How Big Are Classes in Community Colleges?

Classes in community colleges are usually smaller than in most universities. This in-depth guide, however, will show you how that could work to your advantage.

Key Takeaways

Classes in community colleges are usually smaller than in most universities. This in-depth guide, however, will show you how that could work to your advantage.

Most community colleges have smaller classes than your typical 4-year universities. But is having smaller classes really a bad thing or can you smartly use that to your benefit?

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Click to learn more about Unmudl and Amazon Original Course

In this detailed guide, we will not only show you when it is best to be in a small class but also how you can use smaller classes to your great advantage. Read on to see how 5.4 million American students are using community college to get ahead in life.

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So, exactly how big are classes in community colleges?

In community colleges the average number of students in a class range between 25 to 35 while a typical university lecture hall can have anywhere from 150 to 300 students. 

Because of their smaller class size, community colleges have great benefits for students, especially those seeking to get more one-to-one attention from their instructors.

To understand this, however, we first need to quickly explain what community colleges are, what function they serve in a community, and how they are different from a university.

A university Classroom
Photo by Sara Pfefer from Flickr

Quick Review: What is a community college?

A community college, also known as a junior college, is a higher education institution that generally offers a 2-year associate’s degree, diploma, or certificate. Some community colleges do offer a 4-year bachelor’s degree program, but this is not common.

Community colleges are supported by the government to help improve the economic condition of the communities they operate in and this is what makes them special. Most of the courses offered at these institutions directly help students and employers come together so that the community prospers.

Community colleges can do this because, unlike other institutions, they are in sync with businesses in their surrounding areas. They know where the employment supply and demand gaps are. This puts them in a unique position to offer courses that directly help close these gaps.

For example, a community college in a city that is experiencing a shortage of nursing professionals will focus on offering courses that will prepare students to apply for these specific jobs. For a list of courses designed to meet real job opportunities click here.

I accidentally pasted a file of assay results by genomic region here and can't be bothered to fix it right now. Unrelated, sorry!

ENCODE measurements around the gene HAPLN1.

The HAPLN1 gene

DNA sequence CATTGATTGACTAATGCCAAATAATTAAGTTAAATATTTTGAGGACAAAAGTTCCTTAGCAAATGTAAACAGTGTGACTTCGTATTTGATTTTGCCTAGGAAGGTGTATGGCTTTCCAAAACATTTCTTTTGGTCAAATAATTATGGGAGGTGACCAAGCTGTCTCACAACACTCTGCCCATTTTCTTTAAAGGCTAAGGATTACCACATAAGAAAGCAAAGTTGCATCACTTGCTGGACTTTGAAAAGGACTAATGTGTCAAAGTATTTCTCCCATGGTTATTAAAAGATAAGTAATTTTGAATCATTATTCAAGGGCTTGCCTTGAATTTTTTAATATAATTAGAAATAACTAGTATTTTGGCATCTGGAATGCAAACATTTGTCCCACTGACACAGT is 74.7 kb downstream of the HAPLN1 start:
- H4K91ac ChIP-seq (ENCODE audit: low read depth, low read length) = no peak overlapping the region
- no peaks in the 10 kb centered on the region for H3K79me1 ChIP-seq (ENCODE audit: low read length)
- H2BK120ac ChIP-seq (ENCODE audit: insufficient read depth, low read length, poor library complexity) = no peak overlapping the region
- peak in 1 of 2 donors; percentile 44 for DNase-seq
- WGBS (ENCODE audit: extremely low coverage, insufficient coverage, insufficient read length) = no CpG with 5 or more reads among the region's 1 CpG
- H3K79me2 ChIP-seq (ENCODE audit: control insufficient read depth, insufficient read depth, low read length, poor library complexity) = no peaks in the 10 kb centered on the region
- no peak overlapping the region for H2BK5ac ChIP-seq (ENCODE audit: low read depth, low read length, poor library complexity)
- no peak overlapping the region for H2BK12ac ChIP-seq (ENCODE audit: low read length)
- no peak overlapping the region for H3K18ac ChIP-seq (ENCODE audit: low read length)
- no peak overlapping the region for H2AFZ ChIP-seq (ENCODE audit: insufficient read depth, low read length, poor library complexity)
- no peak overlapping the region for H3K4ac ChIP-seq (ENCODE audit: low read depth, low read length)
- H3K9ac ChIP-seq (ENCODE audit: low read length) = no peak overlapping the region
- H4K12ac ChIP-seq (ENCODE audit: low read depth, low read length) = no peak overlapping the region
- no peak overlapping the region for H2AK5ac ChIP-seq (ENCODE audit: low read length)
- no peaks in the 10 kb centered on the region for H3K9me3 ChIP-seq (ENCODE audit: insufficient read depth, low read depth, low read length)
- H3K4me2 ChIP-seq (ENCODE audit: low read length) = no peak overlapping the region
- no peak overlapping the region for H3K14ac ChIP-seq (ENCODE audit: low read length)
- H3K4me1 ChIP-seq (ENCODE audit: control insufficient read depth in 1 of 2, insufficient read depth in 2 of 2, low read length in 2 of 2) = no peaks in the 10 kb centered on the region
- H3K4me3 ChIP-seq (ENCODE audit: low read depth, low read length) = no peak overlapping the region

So community colleges help people train for existing job opportunities that will result in probable employment. Additionally, community colleges also help employed people train in advanced skills for their current jobs so that they can get promotions and climb higher up on the career ladder. 

This great article is an in-depth guide on how to use community college education to change or advance your career. 

When does it help to have a smaller class size?

Now coming to class size, it is a key difference between a community college and a university. There are many instances when students opt for a smaller class size at a community college rather than a large class at a 4-year university program.

If you find yourself in any of the following situations, a community college course with smaller more focused classes will be ideal for you.

If you already have a full-time or part-time job

So you already have a much-needed job, but you want to educate yourself to change your career, or perhaps you want to get that elusive promotion that will finally get you a better salary and a promotion.

Juggling work and academics is very difficult with a university program because in most cases you will have to quit your job to manage the load of a full-time 4-year degree program.

The average student in a community college, on the other hand, works 35 or more hours per week. These colleges are very accommodating to people who are earning to support their families by offering evening classes and manageable class sizes to help students get more one-to-one attention from their instructors. 

If you are a parent and struggling with studies

Imagine trying to juggle university with the demands of parenthood. In the US there are more than 4.8 million undergraduate students who are also parents. Now imagine with all that going on in your life, you have to also fight for the teacher’s attention with 130 other students in a typical university class.

Many parents, with so much on their plate already, struggle with studies and this is when smaller class sizes at a community college really stand out as a great option to consider.

Community colleges are not only accommodating to the demands of parenthood, some even go as far as offering services like daycare and housing assistance for parents.

If you generally find studies difficult

Many students struggle through high school for varied reasons. While universities, with their tough entry criteria, do not entertain these students, community colleges actually welcome them and give them a second chance.